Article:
ATLANTA (CBS13) – California is now added to a multi-state E.coli outbreak linked to chopped romaine lettuce.

The Centers for Disease Control expanded the outbreak to include 16 states. Previously it only covered 11 states; however, new illnesses were reported in California, Alaska, Arizona, Louisiana and Montana. Nine people were hospitalized in the past week, including two people who developed kidney failure.

Since the outbreak started March 13th, 53 people have been infected with the E.coli outbreak strain. 31 of those have been hospitalized, including five with kidney failure. The CDC did caution illnesses occurring after March 29 aren’t reflected in the latest statistics due to how long it takes someone to become ill with E.coli and when the illness is then reported. Typically it takes two to three weeks.

A map on the CDC website shows California has registered one case so far.

No deaths have been reported.

The chopped romaine lettuce comes from the Yuma, Arizona growing region. No common grower, supplier, distributor or brand has been identified yet, according to the CDC. Health officials in the 16 states involved in the outbreak have interviewed 43 people with E.coli. 41 of them (95%) said they ate romaine lettuce in the week before getting sick. Many of them said they ate the lettuce at a restaurant. The restaurants reported using bagged, chopped romaine lettuce to make the salads.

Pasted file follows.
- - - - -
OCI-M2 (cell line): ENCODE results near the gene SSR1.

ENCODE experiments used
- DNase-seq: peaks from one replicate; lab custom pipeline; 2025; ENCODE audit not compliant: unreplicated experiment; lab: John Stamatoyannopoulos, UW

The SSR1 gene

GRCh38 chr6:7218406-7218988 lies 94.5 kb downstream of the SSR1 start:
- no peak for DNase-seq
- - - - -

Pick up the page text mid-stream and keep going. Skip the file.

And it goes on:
Consumers are advised to throw away and not eat any store-bought chopped romaine lettuce, including salad and salad mixes. The CDC also advises people to confirm with a store or restaurant about the origin of romaine lettuce before buying or eating it.

Restaurants and retailers are being told to ask their suppliers about the source of their chopped romaine lettuce and to not serve or sell any chopped romaine lettuce coming from the Yuma, Arizona growing region.

The 16 states included in the outbreak are: California, Washington, Alaska, Montana, Idaho, Arizona, Missouri, Louisiana, Illinois, Michigan, Ohio, New York, Connecticut, New Jersey, Pennsylvania and Virginia. Pennsylvania has registered the most cases of E.coli- 12.

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